Among the specific concerns are provisions in the budget that would limit sick time for state employees during the COVID-19 pandemic, reduce funds for workforce development and weaken public bidding laws.

Kenneth Quinnell Thu, 04/08/2021 - 09:32

Tags: COVID-19, Community Service

Service + Solidarity Spotlight: New York State AFL-CIO Backs ‘Fair Share’ Revenue Raisers

Wed, 2021-04-07 09:26
Service + Solidarity Spotlight: New York State AFL-CIO Backs ‘Fair Share’ Revenue Raisers

Working people across the United States have stepped up to help out our friends, neighbors and communities during these trying times. In our regular Service + Solidarity Spotlight series, we’ll showcase one of these stories every day. Here’s today’s story.

New York labor and faith leaders joined together last week for a press conference in support of the strategic “fair share” revenue raisers in the New York State Assembly and Senate one-house budgets and are urging their adoption in the final budget. The groups are pushing the state to look past the short-term relief from the federal government and move toward sustainable revenue streams that ask the wealthy to pay their fair share and that will preserve public services once federal aid is exhausted.

According to Mario Cilento (TNG-CWA), president of the New York State AFL-CIO, “The federal aid coming into New York state will only do so much—it will help us for about the next two years, but after that, the state will be addressing budget deficits on its own. These ‘fair share’ revenue raisers would affect a tiny portion of individuals in our state while ensuring we don't harm our health care system and still help fund education, state services and our local governments into the future.”

Kenneth Quinnell Wed, 04/07/2021 - 09:26

Tags: COVID-19, Community Service

Washington Teachers’ Union President Elizabeth Davis Passes

Tue, 2021-04-06 16:09
Washington Teachers’ Union President Elizabeth Davis Passes Chris Garlock/Union City

The Washington, D.C., metro area labor movement lost one of its most outspoken leaders Sunday night when Washington Teachers’ Union (WTU) President Elizabeth Davis died in a car crash.

Davis had been “at the forefront of public education advocacy and reform, leading the WTU’s transformation into a social justice, solution-driven organization dedicated to advancing and promoting quality education for all children,” WTU said in a release Monday morning. Davis worked hard at “improving teaching and learning conditions and aggressively amplifying the voice of teachers in the dialogue around issues of teaching and learning,” the union added. “We are confident that her legacy will continue to shape the WTU as well as education across the district.”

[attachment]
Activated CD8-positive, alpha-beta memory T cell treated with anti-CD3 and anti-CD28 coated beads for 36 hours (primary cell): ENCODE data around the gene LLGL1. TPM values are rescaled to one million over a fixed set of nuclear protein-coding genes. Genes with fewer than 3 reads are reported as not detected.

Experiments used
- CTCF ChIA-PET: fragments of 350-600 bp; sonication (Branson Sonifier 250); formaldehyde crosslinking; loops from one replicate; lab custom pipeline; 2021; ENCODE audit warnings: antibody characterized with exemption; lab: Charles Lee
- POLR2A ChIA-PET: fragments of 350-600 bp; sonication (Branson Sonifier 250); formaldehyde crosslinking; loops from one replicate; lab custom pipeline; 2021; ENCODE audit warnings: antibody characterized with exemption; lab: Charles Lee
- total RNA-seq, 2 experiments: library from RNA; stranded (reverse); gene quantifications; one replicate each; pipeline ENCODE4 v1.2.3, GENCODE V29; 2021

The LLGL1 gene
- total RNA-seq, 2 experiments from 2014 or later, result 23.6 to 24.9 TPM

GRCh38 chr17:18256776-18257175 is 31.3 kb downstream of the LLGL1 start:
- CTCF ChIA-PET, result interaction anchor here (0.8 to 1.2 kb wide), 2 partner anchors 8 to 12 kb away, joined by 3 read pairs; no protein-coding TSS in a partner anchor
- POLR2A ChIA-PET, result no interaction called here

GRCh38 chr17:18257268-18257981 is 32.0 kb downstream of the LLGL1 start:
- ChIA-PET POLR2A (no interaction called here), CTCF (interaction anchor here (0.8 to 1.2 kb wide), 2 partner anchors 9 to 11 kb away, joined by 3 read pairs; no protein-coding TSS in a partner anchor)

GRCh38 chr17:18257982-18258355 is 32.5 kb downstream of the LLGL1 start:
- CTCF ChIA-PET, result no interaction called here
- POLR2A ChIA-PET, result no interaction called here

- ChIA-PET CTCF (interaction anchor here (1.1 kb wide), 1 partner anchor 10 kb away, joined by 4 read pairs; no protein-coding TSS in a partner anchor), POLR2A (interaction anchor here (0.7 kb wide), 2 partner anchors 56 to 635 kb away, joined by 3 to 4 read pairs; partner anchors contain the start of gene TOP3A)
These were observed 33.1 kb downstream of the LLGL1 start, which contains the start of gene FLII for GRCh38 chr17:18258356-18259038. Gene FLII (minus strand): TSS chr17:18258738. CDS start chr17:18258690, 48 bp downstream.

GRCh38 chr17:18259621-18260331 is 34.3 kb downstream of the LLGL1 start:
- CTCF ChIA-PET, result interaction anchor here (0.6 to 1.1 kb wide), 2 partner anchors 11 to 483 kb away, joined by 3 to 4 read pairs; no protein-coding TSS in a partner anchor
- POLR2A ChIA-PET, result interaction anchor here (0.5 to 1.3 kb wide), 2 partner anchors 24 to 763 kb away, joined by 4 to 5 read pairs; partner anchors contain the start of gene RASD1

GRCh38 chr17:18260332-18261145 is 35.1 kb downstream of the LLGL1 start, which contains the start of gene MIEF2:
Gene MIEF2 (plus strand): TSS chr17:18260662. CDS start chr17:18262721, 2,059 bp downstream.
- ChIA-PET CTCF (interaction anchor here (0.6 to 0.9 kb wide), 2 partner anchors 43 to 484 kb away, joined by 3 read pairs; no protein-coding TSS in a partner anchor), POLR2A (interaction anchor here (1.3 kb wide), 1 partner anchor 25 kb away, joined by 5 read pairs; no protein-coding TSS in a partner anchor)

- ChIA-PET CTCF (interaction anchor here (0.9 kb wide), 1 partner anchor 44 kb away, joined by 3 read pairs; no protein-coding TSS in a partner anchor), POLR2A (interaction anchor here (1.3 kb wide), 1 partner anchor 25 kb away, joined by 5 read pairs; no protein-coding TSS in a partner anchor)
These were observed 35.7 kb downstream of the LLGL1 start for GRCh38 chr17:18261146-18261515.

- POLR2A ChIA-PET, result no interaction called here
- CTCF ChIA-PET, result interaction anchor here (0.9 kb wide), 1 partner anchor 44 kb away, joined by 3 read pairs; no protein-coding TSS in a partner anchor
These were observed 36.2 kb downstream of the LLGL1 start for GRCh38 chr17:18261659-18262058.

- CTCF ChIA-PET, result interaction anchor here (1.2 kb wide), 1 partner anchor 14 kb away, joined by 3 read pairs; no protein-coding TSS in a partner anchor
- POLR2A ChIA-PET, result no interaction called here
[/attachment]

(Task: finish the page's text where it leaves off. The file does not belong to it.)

“Elizabeth Davis fought every single day, not just for her members, but for all the city’s students and parents,” said Metro Washington Council (MWC) President Dyana Forester. “As a D.C. parent myself, and also as a lifelong city resident and labor activist, Sister Davis was a constant inspiration to me and to so many others. The thoughts and prayers of the Metro Washington Council go out to her family, her union and to all whose lives were touched by Liz. Her loss is shared by the entire local labor community, and we shall carry on her legacy of battling for justice even as we mourn her passing.” 

Davis was a longtime member of the MWC’s Executive Board.

The first time Davis stood up to D.C. school administrators was in the 1960s, The Washington Post reported. “Davis, then a teenager, staged a walkout at Eastern High to protest the lack of African American history and culture in her school’s curriculum. Hundreds of students joined her. And it worked, she said. The curriculum changed.”

“That was the beginning,” Davis told the Post in an interview in February. “It was exciting. It was exhilarating. We were organizing.”

This post originally appeared at Metro Washington Council AFL-CIO.

Kenneth Quinnell Tue, 04/06/2021 - 16:09

Solidarity Works: What Working People Are Doing This Week

Tue, 2021-04-06 15:28
Solidarity Works: What Working People Are Doing This Week